A change last year in the site plan for the stormwater drainage pond, as requested by homeowners at the Gulf & Bay Club, dictated modifications in permits from the state Department of Environmental Protection and the Corps of Engineers.
Curtis Smith told the SKA members the county’s design team was staying in close contact with Corps representatives regarding the issuance of the final go-ahead from that agency. “I’d love to tell you when we’re going to receive that,” he said, but the Corps officials “don’t have the same types of timeframes that the state agencies have.”
The design team members have been trying to make sure Corps officials understand “how important it is for us to be able to get that [permit] modification as quickly as they can provide it,” Smith said, “and obviously, we’re not the only project they have on their desks.”
If the bid is awarded in February, Smith said, “We can start the groundwork on the project after season is over next year. There are some long lead times in the project.”
Because unique equipment has to be built for the project, he said, the contractor could stay busy with that work until season is over.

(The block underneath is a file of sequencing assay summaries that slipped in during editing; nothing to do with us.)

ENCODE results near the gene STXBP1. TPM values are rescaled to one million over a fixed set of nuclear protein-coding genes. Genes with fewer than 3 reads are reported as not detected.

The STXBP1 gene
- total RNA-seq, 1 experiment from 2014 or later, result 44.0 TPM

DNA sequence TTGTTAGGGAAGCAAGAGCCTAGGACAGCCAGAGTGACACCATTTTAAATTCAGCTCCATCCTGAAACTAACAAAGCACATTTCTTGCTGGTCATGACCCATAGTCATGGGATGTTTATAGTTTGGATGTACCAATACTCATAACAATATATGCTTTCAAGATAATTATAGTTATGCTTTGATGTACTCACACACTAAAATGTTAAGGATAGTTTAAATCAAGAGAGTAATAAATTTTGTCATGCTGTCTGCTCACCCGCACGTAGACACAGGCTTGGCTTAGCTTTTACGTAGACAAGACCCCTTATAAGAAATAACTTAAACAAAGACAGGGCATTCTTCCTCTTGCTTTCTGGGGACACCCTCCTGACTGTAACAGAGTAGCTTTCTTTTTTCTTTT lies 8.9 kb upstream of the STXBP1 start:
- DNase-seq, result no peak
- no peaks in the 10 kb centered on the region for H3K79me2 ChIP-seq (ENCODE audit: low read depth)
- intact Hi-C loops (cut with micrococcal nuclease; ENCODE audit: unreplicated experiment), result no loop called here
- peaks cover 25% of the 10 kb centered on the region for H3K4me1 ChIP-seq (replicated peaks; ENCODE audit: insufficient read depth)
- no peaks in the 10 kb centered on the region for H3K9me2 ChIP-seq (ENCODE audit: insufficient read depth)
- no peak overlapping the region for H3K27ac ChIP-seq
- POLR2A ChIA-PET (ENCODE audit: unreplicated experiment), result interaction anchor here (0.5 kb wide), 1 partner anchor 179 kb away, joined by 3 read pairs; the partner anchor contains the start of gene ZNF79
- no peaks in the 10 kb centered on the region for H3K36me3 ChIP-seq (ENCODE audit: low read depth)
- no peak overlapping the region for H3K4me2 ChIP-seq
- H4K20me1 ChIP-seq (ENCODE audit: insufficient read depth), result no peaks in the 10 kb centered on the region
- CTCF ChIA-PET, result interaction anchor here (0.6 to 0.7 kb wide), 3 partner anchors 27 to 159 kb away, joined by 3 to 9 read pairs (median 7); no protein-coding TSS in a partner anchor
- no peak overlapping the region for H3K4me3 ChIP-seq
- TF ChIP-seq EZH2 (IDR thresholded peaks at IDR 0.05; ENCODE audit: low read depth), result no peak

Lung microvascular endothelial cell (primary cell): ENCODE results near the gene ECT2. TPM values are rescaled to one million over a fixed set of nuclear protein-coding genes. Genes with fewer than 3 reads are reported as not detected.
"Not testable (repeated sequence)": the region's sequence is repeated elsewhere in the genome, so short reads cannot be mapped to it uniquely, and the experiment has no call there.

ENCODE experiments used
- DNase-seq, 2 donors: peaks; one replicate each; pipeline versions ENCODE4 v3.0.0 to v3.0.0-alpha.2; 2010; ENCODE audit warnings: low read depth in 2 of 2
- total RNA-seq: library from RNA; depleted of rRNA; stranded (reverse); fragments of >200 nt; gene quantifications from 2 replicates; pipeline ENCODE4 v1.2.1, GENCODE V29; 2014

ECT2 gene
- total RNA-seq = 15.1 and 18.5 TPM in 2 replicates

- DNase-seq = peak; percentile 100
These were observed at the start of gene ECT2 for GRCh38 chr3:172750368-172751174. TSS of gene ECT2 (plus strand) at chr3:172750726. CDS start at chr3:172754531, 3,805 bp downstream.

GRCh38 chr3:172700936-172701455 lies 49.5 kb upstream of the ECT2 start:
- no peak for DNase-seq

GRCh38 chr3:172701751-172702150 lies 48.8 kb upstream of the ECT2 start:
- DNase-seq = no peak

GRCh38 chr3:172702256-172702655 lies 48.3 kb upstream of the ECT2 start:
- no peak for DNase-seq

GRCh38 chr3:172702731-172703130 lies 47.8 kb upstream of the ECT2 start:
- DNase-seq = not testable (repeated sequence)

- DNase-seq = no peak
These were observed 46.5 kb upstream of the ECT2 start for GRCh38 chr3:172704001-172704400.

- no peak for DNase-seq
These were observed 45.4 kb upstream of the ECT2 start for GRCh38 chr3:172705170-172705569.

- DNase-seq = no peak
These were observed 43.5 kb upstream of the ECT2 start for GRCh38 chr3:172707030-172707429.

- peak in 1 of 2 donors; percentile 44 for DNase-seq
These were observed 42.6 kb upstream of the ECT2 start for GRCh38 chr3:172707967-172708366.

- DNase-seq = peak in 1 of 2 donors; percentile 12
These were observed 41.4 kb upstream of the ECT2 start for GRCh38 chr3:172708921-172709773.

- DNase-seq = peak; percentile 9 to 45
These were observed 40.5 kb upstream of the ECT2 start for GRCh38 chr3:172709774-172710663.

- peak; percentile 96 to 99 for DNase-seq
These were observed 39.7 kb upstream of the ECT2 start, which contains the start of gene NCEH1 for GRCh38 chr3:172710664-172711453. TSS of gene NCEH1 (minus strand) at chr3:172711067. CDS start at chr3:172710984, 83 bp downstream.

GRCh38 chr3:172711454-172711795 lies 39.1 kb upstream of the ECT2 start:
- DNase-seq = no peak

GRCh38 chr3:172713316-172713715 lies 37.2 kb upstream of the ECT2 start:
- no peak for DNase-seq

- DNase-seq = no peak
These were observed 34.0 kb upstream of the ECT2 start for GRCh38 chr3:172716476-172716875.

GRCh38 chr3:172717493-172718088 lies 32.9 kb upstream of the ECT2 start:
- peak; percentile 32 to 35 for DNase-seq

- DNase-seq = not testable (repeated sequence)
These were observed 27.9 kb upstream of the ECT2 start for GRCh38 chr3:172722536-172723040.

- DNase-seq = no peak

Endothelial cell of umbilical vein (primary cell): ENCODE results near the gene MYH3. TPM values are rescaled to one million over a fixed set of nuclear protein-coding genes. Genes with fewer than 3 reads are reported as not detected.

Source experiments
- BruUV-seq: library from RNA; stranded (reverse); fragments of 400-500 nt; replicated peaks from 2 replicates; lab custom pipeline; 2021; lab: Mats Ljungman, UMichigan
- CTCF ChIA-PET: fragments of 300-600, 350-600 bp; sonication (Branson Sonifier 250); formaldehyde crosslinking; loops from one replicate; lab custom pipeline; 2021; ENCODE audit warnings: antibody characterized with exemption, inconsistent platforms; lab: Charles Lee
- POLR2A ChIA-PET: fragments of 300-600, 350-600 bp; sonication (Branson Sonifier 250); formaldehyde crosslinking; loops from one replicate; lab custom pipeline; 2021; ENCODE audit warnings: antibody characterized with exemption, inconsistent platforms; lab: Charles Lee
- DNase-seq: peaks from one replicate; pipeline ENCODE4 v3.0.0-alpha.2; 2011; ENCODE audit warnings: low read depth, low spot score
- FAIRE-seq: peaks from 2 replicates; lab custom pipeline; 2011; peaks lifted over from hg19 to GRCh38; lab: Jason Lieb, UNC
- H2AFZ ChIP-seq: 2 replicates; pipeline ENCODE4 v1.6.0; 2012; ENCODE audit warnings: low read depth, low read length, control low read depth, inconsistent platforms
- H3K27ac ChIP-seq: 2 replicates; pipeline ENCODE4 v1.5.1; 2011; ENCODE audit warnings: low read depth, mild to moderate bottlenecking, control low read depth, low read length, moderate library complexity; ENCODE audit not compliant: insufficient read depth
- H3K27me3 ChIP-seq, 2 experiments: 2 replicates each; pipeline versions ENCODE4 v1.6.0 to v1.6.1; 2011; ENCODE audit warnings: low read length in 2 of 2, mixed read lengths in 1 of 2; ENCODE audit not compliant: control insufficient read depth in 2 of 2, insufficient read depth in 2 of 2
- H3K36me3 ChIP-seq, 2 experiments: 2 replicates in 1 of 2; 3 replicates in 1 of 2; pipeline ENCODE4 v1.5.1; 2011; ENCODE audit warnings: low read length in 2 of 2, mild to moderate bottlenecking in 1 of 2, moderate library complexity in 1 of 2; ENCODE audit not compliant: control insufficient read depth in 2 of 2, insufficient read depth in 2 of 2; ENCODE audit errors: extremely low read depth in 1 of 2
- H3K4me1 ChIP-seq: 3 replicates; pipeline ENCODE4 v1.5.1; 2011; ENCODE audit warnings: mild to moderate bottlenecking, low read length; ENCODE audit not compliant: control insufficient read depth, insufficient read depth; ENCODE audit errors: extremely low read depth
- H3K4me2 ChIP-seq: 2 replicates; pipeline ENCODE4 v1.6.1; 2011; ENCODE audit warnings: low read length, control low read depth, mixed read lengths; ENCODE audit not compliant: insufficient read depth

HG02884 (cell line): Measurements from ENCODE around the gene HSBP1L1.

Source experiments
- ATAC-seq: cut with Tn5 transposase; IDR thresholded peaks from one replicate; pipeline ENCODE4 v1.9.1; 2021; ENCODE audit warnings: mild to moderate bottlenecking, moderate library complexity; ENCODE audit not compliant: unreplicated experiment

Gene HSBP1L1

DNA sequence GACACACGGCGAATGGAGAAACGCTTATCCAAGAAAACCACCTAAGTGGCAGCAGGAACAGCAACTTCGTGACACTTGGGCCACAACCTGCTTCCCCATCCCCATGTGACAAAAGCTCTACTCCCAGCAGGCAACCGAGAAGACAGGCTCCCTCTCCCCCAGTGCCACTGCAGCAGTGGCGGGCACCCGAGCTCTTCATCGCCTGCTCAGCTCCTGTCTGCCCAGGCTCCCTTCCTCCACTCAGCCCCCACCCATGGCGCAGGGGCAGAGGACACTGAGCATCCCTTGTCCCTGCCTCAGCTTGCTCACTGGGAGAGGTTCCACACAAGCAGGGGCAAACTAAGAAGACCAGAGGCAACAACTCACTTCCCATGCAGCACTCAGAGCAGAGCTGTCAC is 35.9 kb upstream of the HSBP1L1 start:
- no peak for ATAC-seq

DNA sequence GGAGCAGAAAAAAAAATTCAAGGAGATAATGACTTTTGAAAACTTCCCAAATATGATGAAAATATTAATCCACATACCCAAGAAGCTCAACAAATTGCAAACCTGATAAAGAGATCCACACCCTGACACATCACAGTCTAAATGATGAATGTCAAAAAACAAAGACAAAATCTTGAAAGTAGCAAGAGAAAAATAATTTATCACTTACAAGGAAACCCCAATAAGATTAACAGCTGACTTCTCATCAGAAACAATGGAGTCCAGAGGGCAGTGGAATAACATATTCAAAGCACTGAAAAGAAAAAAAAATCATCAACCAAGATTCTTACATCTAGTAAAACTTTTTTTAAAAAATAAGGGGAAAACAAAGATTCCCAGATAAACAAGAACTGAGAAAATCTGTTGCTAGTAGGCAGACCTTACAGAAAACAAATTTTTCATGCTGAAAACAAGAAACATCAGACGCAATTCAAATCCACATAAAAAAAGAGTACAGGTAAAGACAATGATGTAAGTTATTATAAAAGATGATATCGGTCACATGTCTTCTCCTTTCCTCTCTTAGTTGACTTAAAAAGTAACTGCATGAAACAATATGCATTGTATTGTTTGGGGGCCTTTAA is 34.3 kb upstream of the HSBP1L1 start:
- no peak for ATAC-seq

Regarding the Siesta Public Beach Park improvements, Smith said he was aware a lot of concern had arisen after his supervisor, Carolyn Eastwood of the Public Works staff, told the County Commission during the Aug. 20 budget workshop that the latest estimate for the project was between $22 million and $23 million. “It’s about $4.6 million over the currently approved $16.7 million construction budget” authorized by the County Commission, he added.
“What I’d like to stress,” he said, “is that those [higher] numbers are draft. They have not been accepted yet.”
The project team was working with the design consultant, Kimley-Horn and Associates, he said, “and bringing the park [plans] back within that approved construction budget.”
The project is at the 60% design stage, Smith said, which means enough information is available about the civil engineering aspects of it “that we would be able to, once those plans are accepted … submit permit applications to the state and federal agencies that have jurisdiction over that kind of work.”
After the project team presented the 30% design plans to the County Commission in September 2011, Smith explained, county staff gave guidance to the design team to include certain features in the plans that staff felt “would help to meet the vision” for the plans as indicated by Siesta Key stakeholders.
At that 60% stage, he said, the design team members said, “‘Here’s what you asked for; here’s how much it will cost … and that’s what we’re now working to bring down.’”